Large scale single nucleotide polymorphism discovery in unsequenced genomes using second generation high throughput sequencing technology: applied to turkey

H.H.D. Kerstens, R.P.M.A. Crooijmans, A. Veenendaal, B.W. Dibbits, T.F.C. Chin-A-Woeng, J.T. den Dunnen, M.A.M. Groenen

Research output: Contribution to journalArticleAcademicpeer-review

68 Citations (Scopus)

Abstract

Background - The development of second generation sequencing methods has enabled large scale DNA variation studies at moderate cost. For the high throughput discovery of single nucleotide polymorphisms (SNPs) in species lacking a sequenced reference genome, we set-up an analysis pipeline based on a short read de novo sequence assembler and a program designed to identify variation within short reads. To illustrate the potential of this technique, we present the results obtained with a randomly sheared, enzymatically generated, 2-3 kbp genome fraction of six pooled Meleagris gallopavo (turkey) individuals. Results - A total of 100 million 36 bp reads were generated, representing approximately 5-6% (~62 Mbp) of the turkey genome, with an estimated sequence depth of 58. Reads consisting of bases called with less than 1% error probability were selected and assembled into contigs. Subsequently, high throughput discovery of nucleotide variation was performed using sequences with more than 90% reliability by using the assembled contigs that were 50 bp or longer as the reference sequence. We identified more than 7,500 SNPs with a high probability of representing true nucleotide variation in turkeys. Increasing the reference genome by adding publicly available turkey BAC-end sequences increased the number of SNPs to over 11,000. A comparison with the sequenced chicken genome indicated that the assembled turkey contigs were distributed uniformly across the turkey genome. Genotyping of a representative sample of 340 SNPs resulted in a SNP conversion rate of 95%. The correlation of the minor allele count (MAC) and observed minor allele frequency (MAF) for the validated SNPs was 0.69. Conclusion - We provide an efficient and cost-effective approach for the identification of thousands of high quality SNPs in species currently lacking a sequenced genome and applied this to turkey. The methodology addresses a random fraction of the genome, resulting in an even distribution of SNPs across the targeted genome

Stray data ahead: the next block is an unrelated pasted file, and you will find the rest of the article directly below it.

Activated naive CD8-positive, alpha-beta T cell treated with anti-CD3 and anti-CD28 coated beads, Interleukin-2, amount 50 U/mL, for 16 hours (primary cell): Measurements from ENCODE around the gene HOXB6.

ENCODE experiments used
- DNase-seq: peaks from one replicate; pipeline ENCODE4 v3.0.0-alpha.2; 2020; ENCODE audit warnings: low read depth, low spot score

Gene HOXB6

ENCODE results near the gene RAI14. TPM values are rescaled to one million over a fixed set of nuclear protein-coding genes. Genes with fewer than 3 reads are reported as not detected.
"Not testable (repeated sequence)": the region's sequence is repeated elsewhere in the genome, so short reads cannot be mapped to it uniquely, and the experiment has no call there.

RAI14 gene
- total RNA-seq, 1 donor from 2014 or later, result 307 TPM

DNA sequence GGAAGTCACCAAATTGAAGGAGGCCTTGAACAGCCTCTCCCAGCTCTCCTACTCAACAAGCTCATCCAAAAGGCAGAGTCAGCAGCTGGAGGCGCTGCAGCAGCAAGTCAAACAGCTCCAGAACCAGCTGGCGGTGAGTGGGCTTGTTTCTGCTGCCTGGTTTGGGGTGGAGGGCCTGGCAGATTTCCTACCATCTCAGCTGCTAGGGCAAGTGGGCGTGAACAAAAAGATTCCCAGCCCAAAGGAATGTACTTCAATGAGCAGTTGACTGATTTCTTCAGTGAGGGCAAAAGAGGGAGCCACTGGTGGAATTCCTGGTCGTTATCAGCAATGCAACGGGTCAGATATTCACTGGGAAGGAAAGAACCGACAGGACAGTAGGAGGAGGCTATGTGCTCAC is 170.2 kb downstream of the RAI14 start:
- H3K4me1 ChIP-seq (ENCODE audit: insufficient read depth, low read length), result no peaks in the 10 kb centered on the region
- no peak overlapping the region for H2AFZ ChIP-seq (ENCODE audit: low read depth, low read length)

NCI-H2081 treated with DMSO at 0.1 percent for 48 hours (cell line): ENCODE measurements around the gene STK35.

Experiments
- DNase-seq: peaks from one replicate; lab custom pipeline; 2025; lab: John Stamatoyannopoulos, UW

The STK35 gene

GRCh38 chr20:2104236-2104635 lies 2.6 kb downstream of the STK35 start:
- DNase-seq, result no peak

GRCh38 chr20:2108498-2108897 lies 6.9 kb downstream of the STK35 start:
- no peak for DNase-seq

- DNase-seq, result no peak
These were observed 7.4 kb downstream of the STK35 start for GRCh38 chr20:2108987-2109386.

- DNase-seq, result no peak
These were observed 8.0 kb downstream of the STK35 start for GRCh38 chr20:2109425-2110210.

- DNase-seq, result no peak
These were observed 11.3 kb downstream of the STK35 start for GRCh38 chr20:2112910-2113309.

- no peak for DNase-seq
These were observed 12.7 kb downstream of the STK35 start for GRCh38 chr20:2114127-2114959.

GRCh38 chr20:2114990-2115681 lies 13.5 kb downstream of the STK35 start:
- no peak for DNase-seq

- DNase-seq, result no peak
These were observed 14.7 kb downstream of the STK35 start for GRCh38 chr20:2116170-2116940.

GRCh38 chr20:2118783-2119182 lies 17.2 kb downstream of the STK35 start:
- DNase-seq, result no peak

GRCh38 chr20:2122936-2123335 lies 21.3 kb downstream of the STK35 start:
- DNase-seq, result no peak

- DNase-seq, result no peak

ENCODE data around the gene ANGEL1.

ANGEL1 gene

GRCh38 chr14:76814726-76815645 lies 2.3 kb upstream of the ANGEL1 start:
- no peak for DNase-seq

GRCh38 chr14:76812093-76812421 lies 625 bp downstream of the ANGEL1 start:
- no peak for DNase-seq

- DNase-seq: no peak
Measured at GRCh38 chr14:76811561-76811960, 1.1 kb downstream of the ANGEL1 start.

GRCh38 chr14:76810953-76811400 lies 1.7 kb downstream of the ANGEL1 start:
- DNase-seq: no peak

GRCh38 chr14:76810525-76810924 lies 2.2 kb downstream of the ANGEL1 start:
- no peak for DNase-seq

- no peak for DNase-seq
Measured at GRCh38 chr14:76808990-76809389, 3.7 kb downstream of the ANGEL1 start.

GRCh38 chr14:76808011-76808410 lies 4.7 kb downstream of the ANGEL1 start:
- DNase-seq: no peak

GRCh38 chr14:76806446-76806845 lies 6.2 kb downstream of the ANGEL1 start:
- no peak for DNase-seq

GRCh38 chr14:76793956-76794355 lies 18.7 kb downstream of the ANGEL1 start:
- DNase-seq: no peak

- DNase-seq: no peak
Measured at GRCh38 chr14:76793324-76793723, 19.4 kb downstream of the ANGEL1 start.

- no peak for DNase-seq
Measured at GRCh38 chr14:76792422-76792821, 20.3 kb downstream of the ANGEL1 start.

Original languageEnglish
Article number479
JournalBMC Genomics
Volume10
DOIs
Publication statusPublished - 2009

Keywords

  • reduced representation
  • dna-sequences
  • snp discovery
  • association
  • chicken
  • algorithm
  • evolution
  • variants
  • millions
  • database

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